It was one of those deals people dream of finding on Internet auction sites — a 2005 Honda Accord for sale for $2,700 by an American serviceman about to be transferred overseas.
An eager buyer sent money to a wire transfer counter inside a Houston Walmart. There was no military man on the other end, though, but a swindler who had traveled from Miami to
to pick up the money using a fake identity. Most of the cash was to go to shadowy figures who orchestrated the cyberfraud from halfway around the world in
In recent years, South Florida has become a hub for middlemen working for Romanian crime syndicates that post vehicles and other big-ticket items on auction sites in hopes of duping American bargain hunters who send off money and never get anything back, court records show. At least 23 people have been charged locally since 2008 with participating in such schemes, most accused of picking up wire transfers using bogus identities.
Romania, a former Soviet satellite state in Eastern Europe, has become well known in the past decade as a base for Internet scams, particularly auction fraud. There are no official estimates of how many Americans have been victimized by these groups, but a member of one fraud ring acknowledged in court last month that he oversaw about 180 money pickups — many in Broward and
-Dade counties — that took in nearly $481,000 in a year.
Romanian national Ciprian Jdera's admission came as part of a plea deal to a single federal count of conspiracy to commit wire fraud, which could carry up to 20 years in prison when he is sentenced May 2.
surveillance at a
Beach bar caught Jdera, 25, talking about "how stupid Americans are for sending them money" and how he had an arrangement with a Western Union agent in Bucharest, Romania's capital, who handled about $2.5 million in crime proceeds sent there, court records show.
"These are huge syndicates, not just an individual sitting in a garage in the dark," said Michael Galvin, spokesman for the Better Business Bureau of Southeast
& the Caribbean. "They are predators on the sideline waiting for an opportunity to attack the weakest."
Many of the victims wired money, exactly what the Better Business Bureau and other consumer protection groups caution against. Some online auction sites have banned wire transfers, while others including
warn people that "only a scammer will ask" for the money to be sent that way.
"Never, ever wire money to anyone you don't know," Galvin said. "When it's lost, it's lost. You should try to use a credit card so you have a third party that could come to your defense."
Court records show that the crooks making the cash pickups — known as "arrows" or "runners" — shed identities easily. Adrian Ghighina, a Romanian national, was caught with six fake passports after his October 2009 arrest in
. He admitted last month in
federal court to being involved in an Internet fraud ring since 2005 and collecting more than $720,000. He is awaiting sentencing.
Some arrows have used phony passports to open bank accounts in South Florida. They sometimes drive as a group out of the state to make multiple money pickups in a single city, court records show.
federal grand jury indicted seven Romanians in October 2008, accusing them of bilking people who thought they were buying boats, vehicle trailers and personal watercraft over the Internet. When one of the suspects was arrested outside the Walmart in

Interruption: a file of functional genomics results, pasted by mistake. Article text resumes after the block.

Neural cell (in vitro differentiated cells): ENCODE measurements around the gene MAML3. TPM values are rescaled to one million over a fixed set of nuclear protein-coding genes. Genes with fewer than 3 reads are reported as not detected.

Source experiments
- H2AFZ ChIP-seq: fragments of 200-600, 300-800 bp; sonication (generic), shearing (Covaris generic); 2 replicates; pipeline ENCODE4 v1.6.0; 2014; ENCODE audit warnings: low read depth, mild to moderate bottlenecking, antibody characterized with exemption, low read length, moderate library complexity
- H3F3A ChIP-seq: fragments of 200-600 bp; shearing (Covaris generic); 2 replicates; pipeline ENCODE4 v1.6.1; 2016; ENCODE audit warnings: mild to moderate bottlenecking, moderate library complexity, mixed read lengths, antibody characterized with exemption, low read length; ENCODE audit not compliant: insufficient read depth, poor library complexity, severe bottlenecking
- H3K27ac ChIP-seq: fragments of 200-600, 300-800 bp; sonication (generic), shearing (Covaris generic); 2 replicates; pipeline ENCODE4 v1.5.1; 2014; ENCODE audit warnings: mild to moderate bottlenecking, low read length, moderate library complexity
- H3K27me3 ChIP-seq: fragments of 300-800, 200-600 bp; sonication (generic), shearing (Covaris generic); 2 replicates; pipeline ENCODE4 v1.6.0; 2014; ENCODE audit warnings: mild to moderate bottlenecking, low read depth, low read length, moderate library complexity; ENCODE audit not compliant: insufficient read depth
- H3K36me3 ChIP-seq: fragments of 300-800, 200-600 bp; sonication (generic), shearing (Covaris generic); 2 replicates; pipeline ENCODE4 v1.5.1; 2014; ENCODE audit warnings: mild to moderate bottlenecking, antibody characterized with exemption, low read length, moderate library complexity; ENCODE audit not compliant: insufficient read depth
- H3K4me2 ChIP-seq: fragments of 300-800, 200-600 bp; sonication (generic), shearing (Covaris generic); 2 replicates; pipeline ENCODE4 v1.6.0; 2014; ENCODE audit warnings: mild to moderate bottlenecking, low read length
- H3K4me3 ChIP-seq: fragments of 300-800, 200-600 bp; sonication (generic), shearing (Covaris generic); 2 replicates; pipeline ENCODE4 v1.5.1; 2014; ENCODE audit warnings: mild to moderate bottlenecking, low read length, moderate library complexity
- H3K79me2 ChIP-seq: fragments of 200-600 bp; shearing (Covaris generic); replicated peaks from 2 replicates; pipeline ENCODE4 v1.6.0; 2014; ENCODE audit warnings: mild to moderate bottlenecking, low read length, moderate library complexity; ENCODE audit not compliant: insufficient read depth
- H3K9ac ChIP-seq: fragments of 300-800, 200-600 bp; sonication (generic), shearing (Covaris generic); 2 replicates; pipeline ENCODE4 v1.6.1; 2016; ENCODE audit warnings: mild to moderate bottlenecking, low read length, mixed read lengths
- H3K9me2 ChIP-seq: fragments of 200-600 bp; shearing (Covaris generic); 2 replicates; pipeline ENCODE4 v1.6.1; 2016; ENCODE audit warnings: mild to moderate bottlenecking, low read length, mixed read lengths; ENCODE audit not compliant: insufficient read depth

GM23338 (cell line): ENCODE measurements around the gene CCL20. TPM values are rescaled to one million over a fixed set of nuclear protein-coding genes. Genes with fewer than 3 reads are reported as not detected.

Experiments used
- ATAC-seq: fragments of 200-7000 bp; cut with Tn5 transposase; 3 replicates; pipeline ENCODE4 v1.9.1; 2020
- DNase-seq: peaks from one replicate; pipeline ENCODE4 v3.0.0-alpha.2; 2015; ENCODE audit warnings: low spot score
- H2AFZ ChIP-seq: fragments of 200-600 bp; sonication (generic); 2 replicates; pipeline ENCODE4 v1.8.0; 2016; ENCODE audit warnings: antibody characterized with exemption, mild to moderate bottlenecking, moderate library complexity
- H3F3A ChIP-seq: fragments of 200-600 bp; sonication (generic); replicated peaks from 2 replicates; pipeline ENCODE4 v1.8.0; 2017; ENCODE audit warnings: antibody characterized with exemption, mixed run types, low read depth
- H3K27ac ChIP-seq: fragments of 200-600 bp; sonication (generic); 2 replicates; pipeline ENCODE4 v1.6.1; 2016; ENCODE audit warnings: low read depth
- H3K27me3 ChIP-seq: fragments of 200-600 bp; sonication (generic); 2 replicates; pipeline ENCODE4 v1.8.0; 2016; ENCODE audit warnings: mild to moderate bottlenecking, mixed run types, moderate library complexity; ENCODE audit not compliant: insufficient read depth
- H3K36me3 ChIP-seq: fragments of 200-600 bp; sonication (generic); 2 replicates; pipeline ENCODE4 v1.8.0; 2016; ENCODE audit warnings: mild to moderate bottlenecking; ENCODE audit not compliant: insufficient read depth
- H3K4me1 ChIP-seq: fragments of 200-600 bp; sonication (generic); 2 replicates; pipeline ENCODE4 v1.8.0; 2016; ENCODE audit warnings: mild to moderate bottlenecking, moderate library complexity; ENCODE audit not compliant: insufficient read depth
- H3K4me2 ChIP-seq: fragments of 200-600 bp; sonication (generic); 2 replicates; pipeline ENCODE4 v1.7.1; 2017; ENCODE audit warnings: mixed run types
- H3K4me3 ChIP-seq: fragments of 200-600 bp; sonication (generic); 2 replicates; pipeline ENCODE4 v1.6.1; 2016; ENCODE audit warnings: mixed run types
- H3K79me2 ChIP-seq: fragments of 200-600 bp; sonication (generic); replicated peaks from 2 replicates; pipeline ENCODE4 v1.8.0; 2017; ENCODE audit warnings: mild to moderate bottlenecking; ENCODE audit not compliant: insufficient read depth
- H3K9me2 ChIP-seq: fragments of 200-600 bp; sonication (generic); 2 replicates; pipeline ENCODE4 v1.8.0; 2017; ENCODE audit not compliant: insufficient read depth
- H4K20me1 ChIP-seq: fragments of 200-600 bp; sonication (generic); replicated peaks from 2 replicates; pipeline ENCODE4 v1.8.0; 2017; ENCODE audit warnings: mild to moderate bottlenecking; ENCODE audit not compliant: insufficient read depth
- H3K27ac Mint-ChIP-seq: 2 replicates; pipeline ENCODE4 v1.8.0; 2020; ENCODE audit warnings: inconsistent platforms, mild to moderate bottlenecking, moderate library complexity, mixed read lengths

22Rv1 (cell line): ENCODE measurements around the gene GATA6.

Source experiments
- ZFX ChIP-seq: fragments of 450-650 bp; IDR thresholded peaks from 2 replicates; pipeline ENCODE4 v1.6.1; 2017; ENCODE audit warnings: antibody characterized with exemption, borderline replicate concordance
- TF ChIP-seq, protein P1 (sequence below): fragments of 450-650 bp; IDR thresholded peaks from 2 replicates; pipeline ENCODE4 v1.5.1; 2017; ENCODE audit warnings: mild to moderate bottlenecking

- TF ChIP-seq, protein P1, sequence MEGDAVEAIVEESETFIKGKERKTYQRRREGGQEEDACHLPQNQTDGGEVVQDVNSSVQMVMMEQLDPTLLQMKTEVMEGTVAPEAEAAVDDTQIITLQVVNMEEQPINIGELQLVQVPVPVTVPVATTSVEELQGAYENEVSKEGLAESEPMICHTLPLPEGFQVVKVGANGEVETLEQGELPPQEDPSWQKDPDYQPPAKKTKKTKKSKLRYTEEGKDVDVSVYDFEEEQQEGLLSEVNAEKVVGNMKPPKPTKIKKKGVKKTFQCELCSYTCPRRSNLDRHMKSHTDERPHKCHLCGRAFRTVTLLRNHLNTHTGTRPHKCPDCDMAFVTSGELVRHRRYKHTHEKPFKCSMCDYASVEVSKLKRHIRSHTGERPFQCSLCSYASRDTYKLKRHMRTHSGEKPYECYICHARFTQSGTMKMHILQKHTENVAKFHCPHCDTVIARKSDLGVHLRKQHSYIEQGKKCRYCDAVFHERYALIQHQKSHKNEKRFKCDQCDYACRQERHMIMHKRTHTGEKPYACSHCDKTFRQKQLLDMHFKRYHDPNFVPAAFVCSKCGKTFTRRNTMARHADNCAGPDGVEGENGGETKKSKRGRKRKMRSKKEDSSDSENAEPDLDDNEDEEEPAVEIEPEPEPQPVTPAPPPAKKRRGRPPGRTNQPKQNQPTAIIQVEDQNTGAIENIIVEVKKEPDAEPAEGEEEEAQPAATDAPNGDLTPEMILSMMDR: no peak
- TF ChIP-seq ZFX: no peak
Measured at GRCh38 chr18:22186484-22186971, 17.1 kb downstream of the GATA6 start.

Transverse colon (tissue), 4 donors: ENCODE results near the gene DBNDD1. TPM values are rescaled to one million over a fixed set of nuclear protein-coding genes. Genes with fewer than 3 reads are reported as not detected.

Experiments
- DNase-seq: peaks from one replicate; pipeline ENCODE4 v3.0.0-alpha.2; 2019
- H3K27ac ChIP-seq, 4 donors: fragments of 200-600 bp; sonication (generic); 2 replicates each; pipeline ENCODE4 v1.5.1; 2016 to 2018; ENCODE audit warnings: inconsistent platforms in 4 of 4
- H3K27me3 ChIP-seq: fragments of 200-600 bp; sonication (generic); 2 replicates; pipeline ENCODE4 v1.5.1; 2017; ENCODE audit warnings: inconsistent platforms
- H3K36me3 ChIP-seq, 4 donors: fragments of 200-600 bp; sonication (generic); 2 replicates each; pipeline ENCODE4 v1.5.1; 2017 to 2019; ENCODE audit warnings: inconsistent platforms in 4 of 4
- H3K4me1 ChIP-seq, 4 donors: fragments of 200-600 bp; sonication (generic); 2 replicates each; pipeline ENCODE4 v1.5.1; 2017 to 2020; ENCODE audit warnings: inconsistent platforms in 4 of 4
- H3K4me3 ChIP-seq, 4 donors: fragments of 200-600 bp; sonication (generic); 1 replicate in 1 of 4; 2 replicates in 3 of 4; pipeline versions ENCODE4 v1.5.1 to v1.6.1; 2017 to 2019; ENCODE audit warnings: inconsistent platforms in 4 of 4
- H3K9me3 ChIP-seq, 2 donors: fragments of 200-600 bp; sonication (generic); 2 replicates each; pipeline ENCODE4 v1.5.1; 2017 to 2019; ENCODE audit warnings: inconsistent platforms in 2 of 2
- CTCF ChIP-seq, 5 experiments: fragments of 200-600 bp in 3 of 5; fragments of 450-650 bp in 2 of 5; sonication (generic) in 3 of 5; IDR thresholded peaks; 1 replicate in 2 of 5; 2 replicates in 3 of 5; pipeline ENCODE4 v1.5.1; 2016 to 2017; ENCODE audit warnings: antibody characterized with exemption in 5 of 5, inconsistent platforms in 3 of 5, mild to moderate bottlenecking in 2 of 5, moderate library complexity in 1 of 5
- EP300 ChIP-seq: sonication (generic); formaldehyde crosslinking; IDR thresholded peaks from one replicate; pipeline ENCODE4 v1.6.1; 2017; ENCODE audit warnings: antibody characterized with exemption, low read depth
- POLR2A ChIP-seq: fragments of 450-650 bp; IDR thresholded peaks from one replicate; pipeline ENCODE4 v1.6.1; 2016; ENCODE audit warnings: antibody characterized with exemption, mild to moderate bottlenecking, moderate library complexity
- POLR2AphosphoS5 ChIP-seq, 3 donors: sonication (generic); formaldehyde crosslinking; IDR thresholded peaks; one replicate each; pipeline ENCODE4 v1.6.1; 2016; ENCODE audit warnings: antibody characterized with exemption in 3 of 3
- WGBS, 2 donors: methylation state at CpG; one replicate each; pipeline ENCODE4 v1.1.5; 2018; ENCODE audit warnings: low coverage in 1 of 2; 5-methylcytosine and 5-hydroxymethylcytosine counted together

, he had $33,000 in cash in his car along with Western Union money order receipts for more than $88,000, court records show.
Three members of that ring have taken plea deals, agreeing to prison sentences of no more than two years. The other four have not been taken into custody and were believed to be in Romania when the indictment was issued, court records indicate.
Within the past 15 months, nine more people have taken plea deals in South Florida federal courts related to Romanian Internet fraud rings. In addition, seven suspected middlemen were indicted last month by a Fort Lauderdale federal grand jury with three of those charged — a Romanian and two Moldovans — still at large.
One of those who recently took a deal was 24-year-old Vadim Gherghelejiu of Moldova, a Romanian-speaking former republic of the Soviet Union, who received a 27-month prison term. He was recruited into a ring when he was fishing on a South Florida dock and someone overheard him talking in his native language, said Herbert M. Cohen, his attorney.
"Vadim was never involved in any criminal activities before this," Cohen said.
Less than a year later, Gherghelejiu was detained at
when a Transportation Security Administration officer noticed a dense object in his carry-on luggage, court records show. It turned out he had a box of 452 blank driver's licenses from
, as well as $5,000 in cash.
He had been boarding a flight to Chicago with other "arrows" to recover money wired there. Among those with Gherghelejiu was Antonie Bisericanu, another 24-year-old Moldovan who subsequently pleaded guilty to making the money pick-up at the Houston Walmart for the Honda. After taking a plea deal last year, Bisericanu was slated to be deported, court records show.
The recent crackdown in South Florida may have spooked some people affiliated with the Romanian crime rings. In a December meeting between Jdera and a government witness, Jdera discussed how a lot of "arrows" were leaving the country because of recent arrests, court records show.